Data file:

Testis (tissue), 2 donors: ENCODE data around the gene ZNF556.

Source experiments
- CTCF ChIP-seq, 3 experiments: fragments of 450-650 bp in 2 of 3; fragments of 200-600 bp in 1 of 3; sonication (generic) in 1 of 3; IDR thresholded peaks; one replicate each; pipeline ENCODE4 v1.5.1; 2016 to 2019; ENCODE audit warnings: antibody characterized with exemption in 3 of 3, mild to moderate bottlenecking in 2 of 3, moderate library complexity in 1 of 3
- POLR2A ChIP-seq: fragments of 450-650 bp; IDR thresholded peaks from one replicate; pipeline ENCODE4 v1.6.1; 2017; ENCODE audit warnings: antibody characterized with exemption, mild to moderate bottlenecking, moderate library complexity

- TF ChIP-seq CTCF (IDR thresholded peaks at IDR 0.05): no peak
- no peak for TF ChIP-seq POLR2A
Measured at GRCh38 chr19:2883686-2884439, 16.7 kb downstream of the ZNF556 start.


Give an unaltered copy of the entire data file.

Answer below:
Testis (tissue), 2 donors: ENCODE data around the gene ZNF556.

Source experiments
- CTCF ChIP-seq, 3 experiments: fragments of 450-650 bp in 2 of 3; fragments of 200-600 bp in 1 of 3; sonication (generic) in 1 of 3; IDR thresholded peaks; one replicate each; pipeline ENCODE4 v1.5.1; 2016 to 2019; ENCODE audit warnings: antibody characterized with exemption in 3 of 3, mild to moderate bottlenecking in 2 of 3, moderate library complexity in 1 of 3
- POLR2A ChIP-seq: fragments of 450-650 bp; IDR thresholded peaks from one replicate; pipeline ENCODE4 v1.6.1; 2017; ENCODE audit warnings: antibody characterized with exemption, mild to moderate bottlenecking, moderate library complexity

- TF ChIP-seq CTCF (IDR thresholded peaks at IDR 0.05): no peak
- no peak for TF ChIP-seq POLR2A
Measured at GRCh38 chr19:2883686-2884439, 16.7 kb downstream of the ZNF556 start.